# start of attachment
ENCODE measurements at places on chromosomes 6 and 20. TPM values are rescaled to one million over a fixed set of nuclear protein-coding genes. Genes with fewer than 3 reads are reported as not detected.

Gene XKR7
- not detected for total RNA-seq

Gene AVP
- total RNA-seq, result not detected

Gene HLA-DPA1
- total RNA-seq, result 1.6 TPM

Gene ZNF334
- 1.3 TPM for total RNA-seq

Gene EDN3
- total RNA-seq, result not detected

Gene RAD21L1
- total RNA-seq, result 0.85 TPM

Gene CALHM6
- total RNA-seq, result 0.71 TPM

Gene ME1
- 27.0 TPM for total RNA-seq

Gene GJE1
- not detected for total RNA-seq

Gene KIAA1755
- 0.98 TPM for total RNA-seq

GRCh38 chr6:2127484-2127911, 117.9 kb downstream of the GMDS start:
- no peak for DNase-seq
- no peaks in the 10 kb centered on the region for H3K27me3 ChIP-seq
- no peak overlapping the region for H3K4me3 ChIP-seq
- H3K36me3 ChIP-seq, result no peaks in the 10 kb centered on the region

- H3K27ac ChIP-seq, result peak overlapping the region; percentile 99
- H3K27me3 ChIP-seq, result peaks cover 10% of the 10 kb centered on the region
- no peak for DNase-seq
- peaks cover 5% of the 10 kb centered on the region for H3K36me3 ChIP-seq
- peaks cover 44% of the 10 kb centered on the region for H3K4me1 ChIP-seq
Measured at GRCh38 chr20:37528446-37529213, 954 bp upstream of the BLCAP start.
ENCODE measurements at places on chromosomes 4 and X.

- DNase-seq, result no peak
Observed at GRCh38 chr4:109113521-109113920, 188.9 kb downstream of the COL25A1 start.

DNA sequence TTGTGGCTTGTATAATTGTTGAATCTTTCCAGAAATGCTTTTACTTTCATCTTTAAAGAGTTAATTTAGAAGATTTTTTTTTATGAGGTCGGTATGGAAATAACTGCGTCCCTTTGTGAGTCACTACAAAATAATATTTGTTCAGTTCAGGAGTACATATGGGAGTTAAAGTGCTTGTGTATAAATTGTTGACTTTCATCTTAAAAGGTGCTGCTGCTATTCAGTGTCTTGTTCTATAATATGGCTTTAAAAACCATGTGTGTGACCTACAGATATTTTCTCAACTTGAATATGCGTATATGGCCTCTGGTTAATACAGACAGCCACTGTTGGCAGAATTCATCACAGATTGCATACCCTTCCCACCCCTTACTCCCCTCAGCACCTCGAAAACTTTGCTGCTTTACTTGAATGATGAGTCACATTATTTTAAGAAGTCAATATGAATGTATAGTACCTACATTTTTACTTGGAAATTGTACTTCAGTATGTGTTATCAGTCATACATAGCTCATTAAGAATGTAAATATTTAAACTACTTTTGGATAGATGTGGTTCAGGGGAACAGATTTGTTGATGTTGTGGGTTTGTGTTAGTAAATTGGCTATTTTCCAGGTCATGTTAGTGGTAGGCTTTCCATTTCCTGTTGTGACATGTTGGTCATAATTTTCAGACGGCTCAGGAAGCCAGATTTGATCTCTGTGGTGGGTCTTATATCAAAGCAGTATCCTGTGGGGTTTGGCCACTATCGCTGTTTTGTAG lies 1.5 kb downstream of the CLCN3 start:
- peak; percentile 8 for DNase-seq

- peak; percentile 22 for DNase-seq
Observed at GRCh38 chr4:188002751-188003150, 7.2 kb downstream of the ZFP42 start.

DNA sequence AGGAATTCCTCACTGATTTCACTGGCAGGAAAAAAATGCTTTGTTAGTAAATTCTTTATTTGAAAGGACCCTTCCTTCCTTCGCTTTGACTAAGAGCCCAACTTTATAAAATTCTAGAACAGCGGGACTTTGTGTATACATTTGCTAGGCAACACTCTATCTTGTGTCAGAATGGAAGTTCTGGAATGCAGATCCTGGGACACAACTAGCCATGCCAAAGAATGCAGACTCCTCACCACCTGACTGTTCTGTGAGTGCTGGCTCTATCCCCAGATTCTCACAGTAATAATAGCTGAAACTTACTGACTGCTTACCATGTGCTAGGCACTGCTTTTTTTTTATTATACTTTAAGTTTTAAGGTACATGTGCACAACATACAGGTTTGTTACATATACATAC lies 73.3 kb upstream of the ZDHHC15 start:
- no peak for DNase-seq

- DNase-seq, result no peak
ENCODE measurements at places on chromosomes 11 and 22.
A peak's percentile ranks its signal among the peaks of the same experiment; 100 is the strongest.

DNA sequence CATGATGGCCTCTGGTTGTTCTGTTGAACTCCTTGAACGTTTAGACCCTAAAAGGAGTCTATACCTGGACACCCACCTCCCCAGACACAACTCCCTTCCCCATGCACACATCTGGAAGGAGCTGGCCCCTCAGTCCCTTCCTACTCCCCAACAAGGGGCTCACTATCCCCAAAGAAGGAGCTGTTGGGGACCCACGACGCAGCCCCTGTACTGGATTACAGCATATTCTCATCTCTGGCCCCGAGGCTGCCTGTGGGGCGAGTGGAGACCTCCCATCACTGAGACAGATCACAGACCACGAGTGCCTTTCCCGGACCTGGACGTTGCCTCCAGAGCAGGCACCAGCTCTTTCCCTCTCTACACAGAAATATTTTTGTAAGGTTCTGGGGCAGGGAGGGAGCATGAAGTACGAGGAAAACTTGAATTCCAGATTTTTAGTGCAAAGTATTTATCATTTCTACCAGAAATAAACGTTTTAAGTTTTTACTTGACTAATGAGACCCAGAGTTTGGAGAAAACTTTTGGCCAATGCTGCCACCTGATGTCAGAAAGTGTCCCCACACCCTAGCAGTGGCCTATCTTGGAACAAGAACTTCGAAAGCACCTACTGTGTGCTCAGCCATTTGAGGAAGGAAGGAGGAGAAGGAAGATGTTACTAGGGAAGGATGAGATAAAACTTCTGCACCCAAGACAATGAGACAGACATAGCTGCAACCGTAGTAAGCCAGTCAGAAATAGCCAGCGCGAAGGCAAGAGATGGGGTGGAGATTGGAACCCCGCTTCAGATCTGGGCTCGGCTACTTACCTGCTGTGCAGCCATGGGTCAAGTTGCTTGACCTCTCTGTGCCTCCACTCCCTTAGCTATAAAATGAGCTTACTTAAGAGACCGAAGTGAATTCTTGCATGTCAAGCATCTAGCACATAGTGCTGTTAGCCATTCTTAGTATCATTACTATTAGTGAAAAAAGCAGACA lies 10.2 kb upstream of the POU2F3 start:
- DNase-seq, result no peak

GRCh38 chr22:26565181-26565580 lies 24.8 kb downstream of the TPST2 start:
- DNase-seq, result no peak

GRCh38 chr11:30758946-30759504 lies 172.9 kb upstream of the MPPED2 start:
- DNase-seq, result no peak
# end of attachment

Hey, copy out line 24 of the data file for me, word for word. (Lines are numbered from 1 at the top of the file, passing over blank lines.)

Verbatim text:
- no peaks in the 10 kb centered on the region for H3K27me3 ChIP-seq